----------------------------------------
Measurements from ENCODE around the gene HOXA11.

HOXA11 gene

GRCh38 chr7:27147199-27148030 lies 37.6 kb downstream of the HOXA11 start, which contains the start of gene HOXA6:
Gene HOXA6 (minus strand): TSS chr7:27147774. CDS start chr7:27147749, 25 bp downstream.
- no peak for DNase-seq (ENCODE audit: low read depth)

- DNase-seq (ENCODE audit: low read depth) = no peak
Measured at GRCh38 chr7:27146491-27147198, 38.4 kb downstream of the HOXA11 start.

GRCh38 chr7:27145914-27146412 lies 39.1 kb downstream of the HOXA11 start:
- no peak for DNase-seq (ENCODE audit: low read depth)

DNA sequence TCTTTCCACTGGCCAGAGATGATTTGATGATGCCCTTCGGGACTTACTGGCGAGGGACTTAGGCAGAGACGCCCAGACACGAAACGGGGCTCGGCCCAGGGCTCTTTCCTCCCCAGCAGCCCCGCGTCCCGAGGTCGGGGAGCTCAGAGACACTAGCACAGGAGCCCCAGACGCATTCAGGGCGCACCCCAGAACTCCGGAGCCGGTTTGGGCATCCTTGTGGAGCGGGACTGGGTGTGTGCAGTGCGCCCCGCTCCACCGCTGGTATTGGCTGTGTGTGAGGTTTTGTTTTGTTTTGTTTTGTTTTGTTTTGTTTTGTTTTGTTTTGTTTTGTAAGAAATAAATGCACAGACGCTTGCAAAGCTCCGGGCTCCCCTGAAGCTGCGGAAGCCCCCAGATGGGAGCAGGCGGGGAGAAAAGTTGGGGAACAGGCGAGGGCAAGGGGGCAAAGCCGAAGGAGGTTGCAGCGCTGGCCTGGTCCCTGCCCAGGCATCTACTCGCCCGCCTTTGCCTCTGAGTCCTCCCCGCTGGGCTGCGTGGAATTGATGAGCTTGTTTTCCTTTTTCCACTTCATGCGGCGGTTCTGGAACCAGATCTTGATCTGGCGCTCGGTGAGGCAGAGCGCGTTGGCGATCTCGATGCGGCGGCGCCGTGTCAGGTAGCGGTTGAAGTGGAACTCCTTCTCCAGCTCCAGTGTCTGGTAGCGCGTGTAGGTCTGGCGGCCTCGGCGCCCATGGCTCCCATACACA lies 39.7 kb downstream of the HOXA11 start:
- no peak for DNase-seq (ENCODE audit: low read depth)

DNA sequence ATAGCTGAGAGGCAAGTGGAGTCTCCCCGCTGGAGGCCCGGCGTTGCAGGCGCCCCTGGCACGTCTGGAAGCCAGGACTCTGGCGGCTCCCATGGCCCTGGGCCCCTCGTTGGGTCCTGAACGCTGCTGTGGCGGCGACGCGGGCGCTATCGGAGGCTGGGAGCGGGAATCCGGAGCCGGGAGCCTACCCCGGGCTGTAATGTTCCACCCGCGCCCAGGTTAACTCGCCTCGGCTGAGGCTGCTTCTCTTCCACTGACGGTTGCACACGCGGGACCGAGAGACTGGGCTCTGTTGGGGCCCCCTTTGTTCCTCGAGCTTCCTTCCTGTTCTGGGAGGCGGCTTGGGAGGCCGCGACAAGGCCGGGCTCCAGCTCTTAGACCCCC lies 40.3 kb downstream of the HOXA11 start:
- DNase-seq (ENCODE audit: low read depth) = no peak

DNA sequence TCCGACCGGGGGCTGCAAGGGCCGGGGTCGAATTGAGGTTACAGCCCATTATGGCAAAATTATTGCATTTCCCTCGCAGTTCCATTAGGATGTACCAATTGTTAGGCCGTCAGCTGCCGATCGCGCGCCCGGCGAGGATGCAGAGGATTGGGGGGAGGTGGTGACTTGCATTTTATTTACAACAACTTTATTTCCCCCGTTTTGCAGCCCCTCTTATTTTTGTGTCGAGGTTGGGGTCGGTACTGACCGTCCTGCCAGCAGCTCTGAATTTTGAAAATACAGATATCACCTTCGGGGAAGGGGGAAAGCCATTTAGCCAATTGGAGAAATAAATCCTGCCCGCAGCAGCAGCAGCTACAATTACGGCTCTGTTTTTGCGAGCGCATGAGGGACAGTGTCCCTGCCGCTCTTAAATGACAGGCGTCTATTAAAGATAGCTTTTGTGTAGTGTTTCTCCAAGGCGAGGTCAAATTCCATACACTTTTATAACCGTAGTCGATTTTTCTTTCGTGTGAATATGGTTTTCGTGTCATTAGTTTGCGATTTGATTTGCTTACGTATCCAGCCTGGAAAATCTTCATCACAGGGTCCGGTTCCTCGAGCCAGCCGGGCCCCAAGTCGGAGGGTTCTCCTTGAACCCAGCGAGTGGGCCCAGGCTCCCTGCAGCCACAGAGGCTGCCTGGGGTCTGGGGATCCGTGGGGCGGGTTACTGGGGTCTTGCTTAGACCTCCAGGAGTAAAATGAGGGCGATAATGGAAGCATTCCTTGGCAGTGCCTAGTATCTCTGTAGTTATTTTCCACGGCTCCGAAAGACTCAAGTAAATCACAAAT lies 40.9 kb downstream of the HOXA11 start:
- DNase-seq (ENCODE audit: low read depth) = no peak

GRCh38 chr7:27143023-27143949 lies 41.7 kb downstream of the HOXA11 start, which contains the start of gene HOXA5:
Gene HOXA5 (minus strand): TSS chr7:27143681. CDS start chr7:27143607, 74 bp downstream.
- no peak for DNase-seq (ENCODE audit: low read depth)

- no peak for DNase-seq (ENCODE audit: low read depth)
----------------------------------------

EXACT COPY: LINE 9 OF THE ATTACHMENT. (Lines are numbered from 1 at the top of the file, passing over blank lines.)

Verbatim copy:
- no peak for DNase-seq (ENCODE audit: low read depth)